But our industrial system, at the end of its cycle of production and consumption, has not developed the capacity to absorb and reuse waste and by-products. We have not yet managed to adopt a circular model of production capable of preserving resources for present and future generations, while limiting as much as possible the use of non-renewable resources, moderating their consumption, maximizing their efficient use, reusing and recycling them.


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A serious consideration of this issue would be one way of counteracting the throwaway culture which affects the entire planet, but it must be said that only limited progress has been made in this regard. The climate is a common good, belonging to all and meant for all. At the global level, it is a complex system linked to many of the essential conditions for human life.

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A very solid scientific consensus indicates that we are presently witnessing a disturbing warming of the climatic system. In recent decades this warming has been accompanied by a constant rise in the sea level and, it would appear, by an increase of extreme weather events, even if a scientifically determinable cause cannot be assigned to each particular phenomenon. Humanity is called to recognize the need for changes of lifestyle, production and consumption, in order to combat this warming or at least the human causes which produce or aggravate it.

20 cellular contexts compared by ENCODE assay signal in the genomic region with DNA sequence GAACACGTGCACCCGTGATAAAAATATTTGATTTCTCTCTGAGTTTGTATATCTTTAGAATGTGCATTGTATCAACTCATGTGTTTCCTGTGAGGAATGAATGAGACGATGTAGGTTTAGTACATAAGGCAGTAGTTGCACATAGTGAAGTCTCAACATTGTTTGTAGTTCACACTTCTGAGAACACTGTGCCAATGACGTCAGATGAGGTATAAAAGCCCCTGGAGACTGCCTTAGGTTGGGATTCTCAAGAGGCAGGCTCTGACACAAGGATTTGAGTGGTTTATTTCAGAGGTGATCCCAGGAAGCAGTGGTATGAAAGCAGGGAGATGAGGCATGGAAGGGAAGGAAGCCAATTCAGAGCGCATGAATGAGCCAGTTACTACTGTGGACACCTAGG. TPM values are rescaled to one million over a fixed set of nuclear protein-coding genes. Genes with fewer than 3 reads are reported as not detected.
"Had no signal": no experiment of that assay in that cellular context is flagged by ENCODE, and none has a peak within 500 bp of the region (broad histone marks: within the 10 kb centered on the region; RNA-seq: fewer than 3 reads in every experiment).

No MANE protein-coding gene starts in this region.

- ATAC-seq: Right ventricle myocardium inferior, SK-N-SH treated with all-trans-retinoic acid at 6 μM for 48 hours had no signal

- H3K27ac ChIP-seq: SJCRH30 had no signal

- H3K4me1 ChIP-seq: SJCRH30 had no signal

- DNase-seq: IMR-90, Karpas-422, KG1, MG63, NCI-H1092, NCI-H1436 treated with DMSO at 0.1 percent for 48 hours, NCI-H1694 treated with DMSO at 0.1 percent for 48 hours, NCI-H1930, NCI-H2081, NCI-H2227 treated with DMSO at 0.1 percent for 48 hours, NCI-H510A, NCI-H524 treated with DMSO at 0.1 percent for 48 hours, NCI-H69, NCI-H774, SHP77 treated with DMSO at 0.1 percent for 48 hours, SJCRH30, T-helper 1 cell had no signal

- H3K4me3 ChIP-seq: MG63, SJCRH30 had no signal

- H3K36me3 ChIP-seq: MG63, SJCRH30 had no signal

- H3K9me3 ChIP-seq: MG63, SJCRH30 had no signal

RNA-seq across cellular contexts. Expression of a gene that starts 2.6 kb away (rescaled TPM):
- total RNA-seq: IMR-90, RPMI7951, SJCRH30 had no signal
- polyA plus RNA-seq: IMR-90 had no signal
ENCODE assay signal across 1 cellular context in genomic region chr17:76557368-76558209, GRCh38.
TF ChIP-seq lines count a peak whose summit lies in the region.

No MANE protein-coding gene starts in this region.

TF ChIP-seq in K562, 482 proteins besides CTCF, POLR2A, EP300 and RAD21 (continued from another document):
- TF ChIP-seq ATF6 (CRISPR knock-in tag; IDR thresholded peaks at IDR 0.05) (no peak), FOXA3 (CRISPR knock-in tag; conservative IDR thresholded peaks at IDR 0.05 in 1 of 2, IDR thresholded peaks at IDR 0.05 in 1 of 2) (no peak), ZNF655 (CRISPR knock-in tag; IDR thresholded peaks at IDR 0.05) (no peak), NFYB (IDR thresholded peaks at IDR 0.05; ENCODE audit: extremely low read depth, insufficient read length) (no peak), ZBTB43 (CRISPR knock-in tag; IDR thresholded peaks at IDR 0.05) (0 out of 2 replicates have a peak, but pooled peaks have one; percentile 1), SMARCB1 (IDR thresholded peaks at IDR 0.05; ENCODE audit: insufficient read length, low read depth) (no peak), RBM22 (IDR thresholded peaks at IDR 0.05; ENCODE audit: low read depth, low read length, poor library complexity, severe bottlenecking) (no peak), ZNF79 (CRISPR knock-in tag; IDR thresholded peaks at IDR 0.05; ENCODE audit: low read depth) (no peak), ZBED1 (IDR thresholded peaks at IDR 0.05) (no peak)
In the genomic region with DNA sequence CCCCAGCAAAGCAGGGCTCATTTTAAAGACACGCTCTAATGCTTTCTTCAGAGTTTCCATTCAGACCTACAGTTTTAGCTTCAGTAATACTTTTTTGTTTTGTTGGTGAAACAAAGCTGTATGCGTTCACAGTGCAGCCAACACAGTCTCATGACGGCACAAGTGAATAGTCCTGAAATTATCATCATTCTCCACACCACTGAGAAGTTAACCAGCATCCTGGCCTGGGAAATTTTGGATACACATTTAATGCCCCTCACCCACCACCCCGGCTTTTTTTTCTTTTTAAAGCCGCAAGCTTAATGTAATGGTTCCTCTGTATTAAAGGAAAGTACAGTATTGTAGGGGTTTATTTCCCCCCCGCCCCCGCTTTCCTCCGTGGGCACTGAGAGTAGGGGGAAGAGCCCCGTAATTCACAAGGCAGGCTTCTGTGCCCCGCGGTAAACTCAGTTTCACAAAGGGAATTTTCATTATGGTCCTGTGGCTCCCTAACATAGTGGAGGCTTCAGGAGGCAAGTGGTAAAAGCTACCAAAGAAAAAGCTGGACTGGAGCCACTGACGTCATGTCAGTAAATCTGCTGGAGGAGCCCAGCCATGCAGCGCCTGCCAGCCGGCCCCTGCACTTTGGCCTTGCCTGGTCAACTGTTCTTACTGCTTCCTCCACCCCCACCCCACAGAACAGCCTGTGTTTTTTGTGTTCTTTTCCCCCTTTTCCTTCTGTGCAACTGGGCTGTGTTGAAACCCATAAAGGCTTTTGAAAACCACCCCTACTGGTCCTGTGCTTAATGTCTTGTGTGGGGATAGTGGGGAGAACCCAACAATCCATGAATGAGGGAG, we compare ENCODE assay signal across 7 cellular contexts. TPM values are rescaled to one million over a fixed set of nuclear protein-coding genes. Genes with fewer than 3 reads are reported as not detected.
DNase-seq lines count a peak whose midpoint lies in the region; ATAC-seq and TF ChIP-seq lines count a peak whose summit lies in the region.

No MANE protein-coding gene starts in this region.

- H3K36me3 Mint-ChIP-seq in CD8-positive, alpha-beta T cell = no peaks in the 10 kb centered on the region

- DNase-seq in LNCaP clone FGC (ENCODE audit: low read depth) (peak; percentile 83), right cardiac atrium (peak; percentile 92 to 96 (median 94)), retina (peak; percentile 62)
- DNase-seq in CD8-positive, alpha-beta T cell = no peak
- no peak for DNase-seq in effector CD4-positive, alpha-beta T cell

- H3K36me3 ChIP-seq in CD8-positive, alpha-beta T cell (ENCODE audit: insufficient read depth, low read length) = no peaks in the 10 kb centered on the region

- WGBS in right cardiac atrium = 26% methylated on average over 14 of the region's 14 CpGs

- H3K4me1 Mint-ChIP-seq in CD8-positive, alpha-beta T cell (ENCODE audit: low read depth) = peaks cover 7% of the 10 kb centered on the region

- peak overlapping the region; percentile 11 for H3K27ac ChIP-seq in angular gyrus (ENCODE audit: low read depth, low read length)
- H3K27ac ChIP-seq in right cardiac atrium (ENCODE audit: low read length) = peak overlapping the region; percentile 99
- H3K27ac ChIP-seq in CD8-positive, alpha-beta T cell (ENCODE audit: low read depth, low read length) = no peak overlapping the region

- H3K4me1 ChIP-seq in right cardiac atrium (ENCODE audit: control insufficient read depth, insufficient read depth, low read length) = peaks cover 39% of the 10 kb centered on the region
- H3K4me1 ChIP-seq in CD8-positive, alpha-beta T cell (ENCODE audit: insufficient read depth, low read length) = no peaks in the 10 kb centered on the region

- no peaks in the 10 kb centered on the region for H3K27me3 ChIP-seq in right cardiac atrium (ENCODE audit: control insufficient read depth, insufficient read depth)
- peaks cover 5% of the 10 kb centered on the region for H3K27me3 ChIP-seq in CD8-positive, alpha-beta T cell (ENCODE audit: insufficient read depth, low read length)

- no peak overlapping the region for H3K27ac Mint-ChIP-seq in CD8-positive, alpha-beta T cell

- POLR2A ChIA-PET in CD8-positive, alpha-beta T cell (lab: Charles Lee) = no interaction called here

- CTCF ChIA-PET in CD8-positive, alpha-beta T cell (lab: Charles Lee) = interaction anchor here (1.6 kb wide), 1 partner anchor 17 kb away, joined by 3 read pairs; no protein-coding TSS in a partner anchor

The problem is aggravated by a model of development based on the intensive use of fossil fuels, which is at the heart of the worldwide energy system. Another determining factor has been an increase in changed uses of the soil, principally deforestation for agricultural purposes. Warming has effects on the carbon cycle. The melting in the polar ice caps and in high altitude plains can lead to the dangerous release of methane gas, while the decomposition of frozen organic material can further increase the emission of carbon dioxide.